If it were left to President Barack Obama and House Speaker John Boehner, Americans might have ample reason for confidence that the “fiscal cliff’ would fade into history when the new year arrives.
But it isn’t up to them. Even after the president and speaker come to terms — assuming they do — the president will have to persuade congressional Democrats to support their agreement, and Rep. Boehner will have to bring fellow House Republicans.
Yes, both parties contain reasonable members who recognize the folly of tempting fate by refusing to agree to a budget deal that’s acceptable if not perfect. But both parties also contain extremists who seem inclined to fall on their sword, even if it injures others as well.
Some Democrats, for instance, want nothing to do with raising the eligibility age for Medicare or other reforms. The long-term reluctance to confront entitlements such as Medicare has only complicated ultimate reform. The eligibility age is far from the only adjustment necessary to ensure the integrity of Medicare, but it would be an important step.
Some Republicans — and not just tea partiers — dig in their heels at raising tax rates, no matter the inequity in the present rates. Some are appalled that Rep. Boehner has agreed to raise tax rates on millionaires, which is an important gesture but one that doesn’t go far enough. Conservatives might well be apoplectic if he moved closer to the president’s counterproposal of a $400,000 threshold.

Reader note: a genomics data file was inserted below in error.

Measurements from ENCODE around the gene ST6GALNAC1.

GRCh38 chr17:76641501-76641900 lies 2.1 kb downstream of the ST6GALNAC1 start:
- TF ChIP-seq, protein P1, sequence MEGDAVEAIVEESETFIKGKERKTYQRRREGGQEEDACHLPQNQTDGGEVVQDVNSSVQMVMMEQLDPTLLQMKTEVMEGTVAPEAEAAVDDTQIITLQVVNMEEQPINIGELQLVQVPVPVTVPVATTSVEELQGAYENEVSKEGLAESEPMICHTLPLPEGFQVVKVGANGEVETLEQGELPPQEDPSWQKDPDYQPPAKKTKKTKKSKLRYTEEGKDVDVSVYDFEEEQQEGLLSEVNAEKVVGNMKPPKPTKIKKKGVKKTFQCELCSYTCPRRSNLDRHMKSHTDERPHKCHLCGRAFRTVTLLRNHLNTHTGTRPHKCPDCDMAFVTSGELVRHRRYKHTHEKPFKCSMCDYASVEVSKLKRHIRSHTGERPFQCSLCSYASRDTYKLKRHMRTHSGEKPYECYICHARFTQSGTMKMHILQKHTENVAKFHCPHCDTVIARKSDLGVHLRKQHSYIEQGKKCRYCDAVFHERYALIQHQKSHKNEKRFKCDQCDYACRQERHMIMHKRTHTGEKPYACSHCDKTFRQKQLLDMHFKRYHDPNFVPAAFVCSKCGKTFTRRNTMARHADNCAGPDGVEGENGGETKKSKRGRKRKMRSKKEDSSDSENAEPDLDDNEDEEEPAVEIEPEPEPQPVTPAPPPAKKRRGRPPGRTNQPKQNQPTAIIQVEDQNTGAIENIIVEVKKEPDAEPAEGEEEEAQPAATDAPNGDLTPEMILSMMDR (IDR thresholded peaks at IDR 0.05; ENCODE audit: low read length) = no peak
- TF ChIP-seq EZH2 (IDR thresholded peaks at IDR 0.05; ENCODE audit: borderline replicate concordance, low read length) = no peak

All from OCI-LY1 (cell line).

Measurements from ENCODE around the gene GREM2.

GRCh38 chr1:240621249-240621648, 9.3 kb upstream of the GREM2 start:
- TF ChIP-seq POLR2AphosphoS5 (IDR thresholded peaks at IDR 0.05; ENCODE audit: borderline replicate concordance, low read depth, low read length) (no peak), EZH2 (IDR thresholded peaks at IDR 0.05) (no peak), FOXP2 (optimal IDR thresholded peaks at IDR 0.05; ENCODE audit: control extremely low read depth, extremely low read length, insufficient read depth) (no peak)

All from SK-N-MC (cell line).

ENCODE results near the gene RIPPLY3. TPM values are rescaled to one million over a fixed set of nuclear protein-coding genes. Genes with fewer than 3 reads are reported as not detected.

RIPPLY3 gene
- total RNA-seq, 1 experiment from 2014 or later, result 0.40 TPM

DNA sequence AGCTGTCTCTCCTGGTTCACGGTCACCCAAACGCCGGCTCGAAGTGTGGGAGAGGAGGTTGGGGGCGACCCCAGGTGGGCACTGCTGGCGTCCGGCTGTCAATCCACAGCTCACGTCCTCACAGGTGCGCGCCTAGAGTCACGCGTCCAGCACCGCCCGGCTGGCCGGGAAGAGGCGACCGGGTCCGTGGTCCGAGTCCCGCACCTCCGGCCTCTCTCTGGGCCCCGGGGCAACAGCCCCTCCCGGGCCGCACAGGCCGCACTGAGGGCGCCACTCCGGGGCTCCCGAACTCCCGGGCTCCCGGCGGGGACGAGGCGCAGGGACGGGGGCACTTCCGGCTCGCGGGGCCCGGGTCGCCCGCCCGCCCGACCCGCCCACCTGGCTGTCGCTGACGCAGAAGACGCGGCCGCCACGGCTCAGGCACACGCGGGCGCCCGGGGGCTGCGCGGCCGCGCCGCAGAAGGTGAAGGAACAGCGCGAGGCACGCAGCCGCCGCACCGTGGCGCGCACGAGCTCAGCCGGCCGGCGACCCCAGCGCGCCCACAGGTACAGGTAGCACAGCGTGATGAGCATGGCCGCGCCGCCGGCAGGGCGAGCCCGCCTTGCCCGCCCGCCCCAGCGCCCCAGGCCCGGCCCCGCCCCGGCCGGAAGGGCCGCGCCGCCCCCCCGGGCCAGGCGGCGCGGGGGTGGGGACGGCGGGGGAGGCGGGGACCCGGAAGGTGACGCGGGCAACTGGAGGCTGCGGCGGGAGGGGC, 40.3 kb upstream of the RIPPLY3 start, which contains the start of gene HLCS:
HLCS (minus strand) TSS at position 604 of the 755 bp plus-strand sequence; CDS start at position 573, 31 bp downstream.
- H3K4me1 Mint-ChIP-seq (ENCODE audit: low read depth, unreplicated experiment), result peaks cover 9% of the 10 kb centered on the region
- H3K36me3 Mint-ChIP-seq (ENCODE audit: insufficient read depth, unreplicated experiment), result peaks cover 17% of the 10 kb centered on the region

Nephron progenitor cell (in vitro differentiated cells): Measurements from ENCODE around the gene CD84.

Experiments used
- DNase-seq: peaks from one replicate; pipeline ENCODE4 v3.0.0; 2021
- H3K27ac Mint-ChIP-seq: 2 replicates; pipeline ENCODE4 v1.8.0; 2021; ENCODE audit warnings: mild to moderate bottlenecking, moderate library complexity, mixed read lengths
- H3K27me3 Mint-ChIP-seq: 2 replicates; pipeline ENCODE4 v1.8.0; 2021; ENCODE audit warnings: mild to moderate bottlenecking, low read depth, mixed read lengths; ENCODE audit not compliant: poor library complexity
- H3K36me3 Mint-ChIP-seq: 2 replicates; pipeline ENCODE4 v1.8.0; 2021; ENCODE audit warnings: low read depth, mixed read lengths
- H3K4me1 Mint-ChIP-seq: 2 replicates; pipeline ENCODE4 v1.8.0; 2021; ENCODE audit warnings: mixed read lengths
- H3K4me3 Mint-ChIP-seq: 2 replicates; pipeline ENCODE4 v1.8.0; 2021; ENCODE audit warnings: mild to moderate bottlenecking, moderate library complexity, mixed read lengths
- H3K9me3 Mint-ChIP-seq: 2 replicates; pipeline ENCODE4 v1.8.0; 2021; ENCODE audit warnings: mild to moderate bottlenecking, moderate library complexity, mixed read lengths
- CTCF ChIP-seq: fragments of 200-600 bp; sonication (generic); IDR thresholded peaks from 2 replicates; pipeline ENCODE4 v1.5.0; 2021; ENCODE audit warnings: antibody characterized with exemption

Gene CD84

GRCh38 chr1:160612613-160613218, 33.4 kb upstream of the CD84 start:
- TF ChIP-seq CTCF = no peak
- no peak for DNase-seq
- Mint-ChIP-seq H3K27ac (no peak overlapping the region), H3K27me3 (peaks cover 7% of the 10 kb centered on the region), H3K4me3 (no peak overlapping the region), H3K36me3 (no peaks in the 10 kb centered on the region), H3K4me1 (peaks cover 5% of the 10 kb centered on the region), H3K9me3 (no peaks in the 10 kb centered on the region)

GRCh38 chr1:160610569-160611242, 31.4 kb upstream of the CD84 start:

There is vastly more to the arrangement Rep. Boehner and President Obama are trying to hammer out, and it’s wrong to underestimate their own disagreements. Among those is whether to tie raising the debt ceiling to the budget agreement and the way the two sides factor the consumer price index into their talks.
The CPI is important because if the two sides are to agree on a balance of revenue increases and spending cuts — which seems vital — they also must agree on how those increases and cuts ought to be calculated. At present, they don’t.
Indications that the two leaders are actually negotiating instead of posturing is clearly good news, but it’s also apparent that they have much work to do — in addition to protecting the progress they’ve made thus far.
Despite the multiple disappointments largely attributable to excessive partisanship by both sides that have led to this crisis, these two leaders — indeed, all of our elected officials — must at this late hour come to terms for the greater good.
We hope, and pray, that they’re up to the task.